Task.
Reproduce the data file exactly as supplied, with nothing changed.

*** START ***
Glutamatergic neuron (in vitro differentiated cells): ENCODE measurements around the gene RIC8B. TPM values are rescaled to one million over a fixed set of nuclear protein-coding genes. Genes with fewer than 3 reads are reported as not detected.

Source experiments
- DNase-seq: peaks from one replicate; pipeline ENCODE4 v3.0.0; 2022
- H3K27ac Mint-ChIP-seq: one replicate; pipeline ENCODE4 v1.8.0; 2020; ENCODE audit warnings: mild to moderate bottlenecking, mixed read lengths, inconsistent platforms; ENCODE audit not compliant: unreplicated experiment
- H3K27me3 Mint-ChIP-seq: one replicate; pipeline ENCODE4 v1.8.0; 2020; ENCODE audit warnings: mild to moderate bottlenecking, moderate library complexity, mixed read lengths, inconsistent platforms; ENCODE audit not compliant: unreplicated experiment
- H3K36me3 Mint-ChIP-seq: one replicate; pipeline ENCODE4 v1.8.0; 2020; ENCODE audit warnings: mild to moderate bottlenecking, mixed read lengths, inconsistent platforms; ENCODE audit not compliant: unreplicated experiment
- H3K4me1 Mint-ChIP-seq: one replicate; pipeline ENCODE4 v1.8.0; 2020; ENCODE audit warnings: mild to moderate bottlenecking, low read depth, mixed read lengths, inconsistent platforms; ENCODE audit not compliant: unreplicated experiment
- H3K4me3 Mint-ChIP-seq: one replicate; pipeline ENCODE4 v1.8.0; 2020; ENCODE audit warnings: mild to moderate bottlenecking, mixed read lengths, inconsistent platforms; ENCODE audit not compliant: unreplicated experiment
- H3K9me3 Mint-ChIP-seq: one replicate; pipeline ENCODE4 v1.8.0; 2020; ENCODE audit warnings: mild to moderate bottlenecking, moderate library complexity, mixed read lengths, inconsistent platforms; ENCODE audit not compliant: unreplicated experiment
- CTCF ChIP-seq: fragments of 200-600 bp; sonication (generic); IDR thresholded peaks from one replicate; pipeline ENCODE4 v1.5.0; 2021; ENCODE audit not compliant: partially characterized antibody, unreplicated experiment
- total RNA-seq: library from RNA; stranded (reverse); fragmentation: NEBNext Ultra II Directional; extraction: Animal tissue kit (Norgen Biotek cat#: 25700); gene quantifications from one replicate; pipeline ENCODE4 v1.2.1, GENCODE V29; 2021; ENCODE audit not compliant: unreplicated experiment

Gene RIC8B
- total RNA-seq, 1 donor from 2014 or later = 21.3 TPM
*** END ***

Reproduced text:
Glutamatergic neuron (in vitro differentiated cells): ENCODE measurements around the gene RIC8B. TPM values are rescaled to one million over a fixed set of nuclear protein-coding genes. Genes with fewer than 3 reads are reported as not detected.

Source experiments
- DNase-seq: peaks from one replicate; pipeline ENCODE4 v3.0.0; 2022
- H3K27ac Mint-ChIP-seq: one replicate; pipeline ENCODE4 v1.8.0; 2020; ENCODE audit warnings: mild to moderate bottlenecking, mixed read lengths, inconsistent platforms; ENCODE audit not compliant: unreplicated experiment
- H3K27me3 Mint-ChIP-seq: one replicate; pipeline ENCODE4 v1.8.0; 2020; ENCODE audit warnings: mild to moderate bottlenecking, moderate library complexity, mixed read lengths, inconsistent platforms; ENCODE audit not compliant: unreplicated experiment
- H3K36me3 Mint-ChIP-seq: one replicate; pipeline ENCODE4 v1.8.0; 2020; ENCODE audit warnings: mild to moderate bottlenecking, mixed read lengths, inconsistent platforms; ENCODE audit not compliant: unreplicated experiment
- H3K4me1 Mint-ChIP-seq: one replicate; pipeline ENCODE4 v1.8.0; 2020; ENCODE audit warnings: mild to moderate bottlenecking, low read depth, mixed read lengths, inconsistent platforms; ENCODE audit not compliant: unreplicated experiment
- H3K4me3 Mint-ChIP-seq: one replicate; pipeline ENCODE4 v1.8.0; 2020; ENCODE audit warnings: mild to moderate bottlenecking, mixed read lengths, inconsistent platforms; ENCODE audit not compliant: unreplicated experiment
- H3K9me3 Mint-ChIP-seq: one replicate; pipeline ENCODE4 v1.8.0; 2020; ENCODE audit warnings: mild to moderate bottlenecking, moderate library complexity, mixed read lengths, inconsistent platforms; ENCODE audit not compliant: unreplicated experiment
- CTCF ChIP-seq: fragments of 200-600 bp; sonication (generic); IDR thresholded peaks from one replicate; pipeline ENCODE4 v1.5.0; 2021; ENCODE audit not compliant: partially characterized antibody, unreplicated experiment
- total RNA-seq: library from RNA; stranded (reverse); fragmentation: NEBNext Ultra II Directional; extraction: Animal tissue kit (Norgen Biotek cat#: 25700); gene quantifications from one replicate; pipeline ENCODE4 v1.2.1, GENCODE V29; 2021; ENCODE audit not compliant: unreplicated experiment

Gene RIC8B
- total RNA-seq, 1 donor from 2014 or later = 21.3 TPM